Still, it’s those early days that live loud and bright in my memory. Me and my mate Andy to this day can sit together and chat about the old strips we used to love- Robo Hunter, Dredd’s Apocalypse War, Nemesis the Warlock, so many others. Reading that comic back then was like a rite of passage. Sometimes I pick up a current copy in a newsagent and flick through it- it looks interesting but I haven’t bought 2000AD in awhile. I had a spell buying it again a few years ago, but I mostly buy collected editions these days. It doesn’t feel like my old 2000AD to be honest, the early stuff was fairly brutal and raw and yes, mostly black and white on cheap paper. The current comic is on better paper, mostly colour, the strips look slick but it feels… well, I’ll no doubt buy it again in future but it isn’t really the 2000AD of my childhood. That was a long time ago, after all.

But this documentary is fantastic stuff. I honestly think it’d be rewarding even for those unfamiliar with the original comic. There’s really a very human story behind the comic and the times that created it, the sensibilities behind it. 2000AD could only have come out of Britain, and its cultural impact would surprise many who aren’t at all familiar with it. For those of us on whom it had such an impact, hell, this doc is brilliant. These guys are heroes.

4 thoughts on “Future Shock! The Story of 2000AD (2014)

  1. I was busy whichever night this was on so had to record it. Will endeavour not to let it slip into the “get to it someday” pile, because it sounds very good.

    Documentaries like this often have a load of extended interviews on the DVD, so it’s a shame this one doesn’t seem to. One review on Amazon says the makers had a lot more interview material but didn’t have the money to include an extended cut, which seems somehow counterintuitive.

    1. Yeah its frustrating, I’d buy the DVD in a heartbeat if it had a longer cut or extras with extended interview segments. Seems a bit of a lost opportunity but alas its all about the money- as usual in this country its hard to finance stuff like this. Reminds me of the great Gerry Anderson moaning years ago in Starburst of all the projects he wanted to make but couldnt finance. I mean, Gerry Anderson! Whats wrong wiith this country. No wonder all those 2000AD artists/writers went off to America for better deals etc. We seem to have the talent but no money to make the most of it. They can’t get a Dredd sequel off the ground, for instance. You’d think it would be a no-brainer.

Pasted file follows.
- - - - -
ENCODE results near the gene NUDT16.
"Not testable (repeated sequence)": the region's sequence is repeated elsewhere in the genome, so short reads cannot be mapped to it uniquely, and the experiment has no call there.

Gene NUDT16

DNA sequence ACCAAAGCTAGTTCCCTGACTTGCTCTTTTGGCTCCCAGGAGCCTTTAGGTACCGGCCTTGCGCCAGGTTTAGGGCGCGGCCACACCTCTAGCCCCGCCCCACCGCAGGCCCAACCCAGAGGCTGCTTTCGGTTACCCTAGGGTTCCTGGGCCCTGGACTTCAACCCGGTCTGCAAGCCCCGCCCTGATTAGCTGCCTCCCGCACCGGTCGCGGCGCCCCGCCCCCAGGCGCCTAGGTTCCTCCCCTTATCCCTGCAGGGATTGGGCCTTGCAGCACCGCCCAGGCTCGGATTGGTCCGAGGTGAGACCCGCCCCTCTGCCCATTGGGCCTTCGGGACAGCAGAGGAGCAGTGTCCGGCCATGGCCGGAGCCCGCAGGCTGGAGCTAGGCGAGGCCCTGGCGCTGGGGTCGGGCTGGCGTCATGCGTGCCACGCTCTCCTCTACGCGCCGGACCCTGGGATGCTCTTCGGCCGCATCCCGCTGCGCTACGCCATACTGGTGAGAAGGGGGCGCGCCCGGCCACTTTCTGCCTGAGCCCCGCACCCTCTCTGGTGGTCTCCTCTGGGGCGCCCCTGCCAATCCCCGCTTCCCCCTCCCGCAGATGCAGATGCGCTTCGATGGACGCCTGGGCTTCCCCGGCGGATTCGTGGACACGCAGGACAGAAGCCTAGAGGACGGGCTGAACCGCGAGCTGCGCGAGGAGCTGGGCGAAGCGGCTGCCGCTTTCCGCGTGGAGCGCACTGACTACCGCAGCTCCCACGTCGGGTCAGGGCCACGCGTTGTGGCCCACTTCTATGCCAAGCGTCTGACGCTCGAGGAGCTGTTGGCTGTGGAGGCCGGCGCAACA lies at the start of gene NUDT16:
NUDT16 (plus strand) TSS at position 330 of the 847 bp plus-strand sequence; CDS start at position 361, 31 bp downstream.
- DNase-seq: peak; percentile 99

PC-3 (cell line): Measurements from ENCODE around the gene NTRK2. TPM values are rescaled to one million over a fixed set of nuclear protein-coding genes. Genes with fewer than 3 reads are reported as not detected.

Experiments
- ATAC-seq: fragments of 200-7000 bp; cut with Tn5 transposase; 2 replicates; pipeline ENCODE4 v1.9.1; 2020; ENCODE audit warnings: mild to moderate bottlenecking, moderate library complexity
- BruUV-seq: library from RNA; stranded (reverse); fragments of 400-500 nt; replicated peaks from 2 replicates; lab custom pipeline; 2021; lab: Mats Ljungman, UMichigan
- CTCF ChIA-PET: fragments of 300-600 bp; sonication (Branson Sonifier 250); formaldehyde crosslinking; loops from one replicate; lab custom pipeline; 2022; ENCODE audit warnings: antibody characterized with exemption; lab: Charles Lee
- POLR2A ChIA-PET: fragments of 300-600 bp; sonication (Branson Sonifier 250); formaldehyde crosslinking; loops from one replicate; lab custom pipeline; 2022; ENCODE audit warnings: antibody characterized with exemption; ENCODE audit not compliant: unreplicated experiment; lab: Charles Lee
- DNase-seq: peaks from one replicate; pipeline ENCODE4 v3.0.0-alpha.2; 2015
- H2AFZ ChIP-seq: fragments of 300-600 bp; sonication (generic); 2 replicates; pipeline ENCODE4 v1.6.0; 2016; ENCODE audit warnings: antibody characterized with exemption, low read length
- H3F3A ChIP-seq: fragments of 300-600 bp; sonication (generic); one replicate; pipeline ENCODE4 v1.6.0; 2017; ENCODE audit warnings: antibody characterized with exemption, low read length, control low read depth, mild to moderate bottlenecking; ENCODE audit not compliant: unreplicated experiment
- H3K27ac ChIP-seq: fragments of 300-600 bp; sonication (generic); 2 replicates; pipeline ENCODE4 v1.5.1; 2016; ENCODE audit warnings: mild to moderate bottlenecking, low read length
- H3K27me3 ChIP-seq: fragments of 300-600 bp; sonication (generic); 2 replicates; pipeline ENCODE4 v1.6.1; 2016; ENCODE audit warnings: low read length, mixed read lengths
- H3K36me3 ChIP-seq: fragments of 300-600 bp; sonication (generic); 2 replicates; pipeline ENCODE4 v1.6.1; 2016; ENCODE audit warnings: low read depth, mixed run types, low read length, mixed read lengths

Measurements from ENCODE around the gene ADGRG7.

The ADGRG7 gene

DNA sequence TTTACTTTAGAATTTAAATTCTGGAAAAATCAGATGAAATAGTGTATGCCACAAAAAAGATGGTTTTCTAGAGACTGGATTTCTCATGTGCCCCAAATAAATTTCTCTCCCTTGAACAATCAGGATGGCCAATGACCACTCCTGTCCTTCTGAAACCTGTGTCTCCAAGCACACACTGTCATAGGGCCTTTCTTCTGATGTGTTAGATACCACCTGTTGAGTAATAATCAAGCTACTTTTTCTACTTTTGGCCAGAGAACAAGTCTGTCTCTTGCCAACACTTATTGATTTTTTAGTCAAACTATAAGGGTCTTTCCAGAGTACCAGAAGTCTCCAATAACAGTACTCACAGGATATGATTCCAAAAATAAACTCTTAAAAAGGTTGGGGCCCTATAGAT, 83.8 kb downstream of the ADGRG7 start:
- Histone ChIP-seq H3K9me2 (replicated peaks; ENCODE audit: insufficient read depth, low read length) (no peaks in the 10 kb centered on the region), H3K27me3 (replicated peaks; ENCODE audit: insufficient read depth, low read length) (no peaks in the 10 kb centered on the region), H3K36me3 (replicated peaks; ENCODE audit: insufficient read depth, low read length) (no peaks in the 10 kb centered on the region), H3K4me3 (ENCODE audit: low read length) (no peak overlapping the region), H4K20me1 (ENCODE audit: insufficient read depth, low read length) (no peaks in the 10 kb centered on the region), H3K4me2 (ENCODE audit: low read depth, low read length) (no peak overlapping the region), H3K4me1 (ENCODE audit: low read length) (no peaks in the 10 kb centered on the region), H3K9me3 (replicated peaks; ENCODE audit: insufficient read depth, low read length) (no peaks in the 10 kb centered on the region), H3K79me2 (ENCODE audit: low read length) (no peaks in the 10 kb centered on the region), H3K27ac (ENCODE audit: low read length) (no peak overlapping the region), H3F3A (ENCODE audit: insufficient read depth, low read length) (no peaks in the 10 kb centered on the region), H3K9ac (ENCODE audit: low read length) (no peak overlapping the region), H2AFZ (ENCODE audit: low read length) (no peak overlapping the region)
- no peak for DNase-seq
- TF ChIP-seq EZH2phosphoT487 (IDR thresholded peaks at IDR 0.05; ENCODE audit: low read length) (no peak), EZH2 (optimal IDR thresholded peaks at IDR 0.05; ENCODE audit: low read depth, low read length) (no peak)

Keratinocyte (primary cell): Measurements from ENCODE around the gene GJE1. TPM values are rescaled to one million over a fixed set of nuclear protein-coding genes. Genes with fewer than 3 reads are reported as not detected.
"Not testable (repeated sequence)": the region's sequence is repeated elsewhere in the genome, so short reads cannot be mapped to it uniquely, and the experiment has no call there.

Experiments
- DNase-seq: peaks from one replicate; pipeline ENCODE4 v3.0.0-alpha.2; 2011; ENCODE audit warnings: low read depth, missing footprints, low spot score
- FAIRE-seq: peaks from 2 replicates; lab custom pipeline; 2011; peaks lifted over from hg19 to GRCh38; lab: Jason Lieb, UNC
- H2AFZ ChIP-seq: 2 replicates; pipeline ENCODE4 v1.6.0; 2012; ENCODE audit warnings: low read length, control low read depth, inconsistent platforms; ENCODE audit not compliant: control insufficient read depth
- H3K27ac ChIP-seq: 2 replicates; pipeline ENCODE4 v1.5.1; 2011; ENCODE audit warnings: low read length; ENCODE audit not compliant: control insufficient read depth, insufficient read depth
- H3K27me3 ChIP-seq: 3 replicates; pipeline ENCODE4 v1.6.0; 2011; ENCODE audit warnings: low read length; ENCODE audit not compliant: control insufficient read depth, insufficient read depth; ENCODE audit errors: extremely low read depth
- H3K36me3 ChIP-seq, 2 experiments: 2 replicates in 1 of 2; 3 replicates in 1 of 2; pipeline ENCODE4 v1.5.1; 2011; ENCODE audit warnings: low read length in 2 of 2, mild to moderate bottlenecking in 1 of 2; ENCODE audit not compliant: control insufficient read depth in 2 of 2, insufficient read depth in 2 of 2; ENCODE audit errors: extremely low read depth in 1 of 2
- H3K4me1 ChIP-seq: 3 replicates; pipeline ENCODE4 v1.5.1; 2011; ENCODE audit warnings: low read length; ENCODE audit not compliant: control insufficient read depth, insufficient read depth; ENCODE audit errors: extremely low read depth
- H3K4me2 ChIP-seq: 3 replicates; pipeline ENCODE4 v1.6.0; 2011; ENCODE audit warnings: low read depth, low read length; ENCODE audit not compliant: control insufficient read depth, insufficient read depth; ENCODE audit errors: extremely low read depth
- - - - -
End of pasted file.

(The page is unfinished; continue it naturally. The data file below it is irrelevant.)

1. Matthew McKinnon

        Thanks for flagging this up. been meaning to watch it for a while.

        It’s a really good effort – the book is more thorough –

        Thrill-Power Overload: Thirty Years of 2000 AD (Rebellion 2000ad) https://www.amazon.co.uk/dp/1905437951/ref=cm_sw_r_cp_awd_DJndxb1TR38R

        – though how much detail about the 90s and 2000s one really wants to go into is debatable.

        I stopped buying it in 1990, as well. It seemed like sacrilege to give up as it’d been a constant throughout my whole childhood and adolescence, but the copies were just piling up in my bedroom and I never read it. So it was heartening to see that the 90s 2000ad was as shit as it seemed, and it wasn’t just me. As I recall they were chasing the teenage Deadline (remember that crap?) market, so you got a lot of fecklessness and throwaway hipsterism. Ugh.

        Rebellion do seem to be good custodians: have you seen they’re finally reprinting the complete Cursed Earth this summer? Fantastic.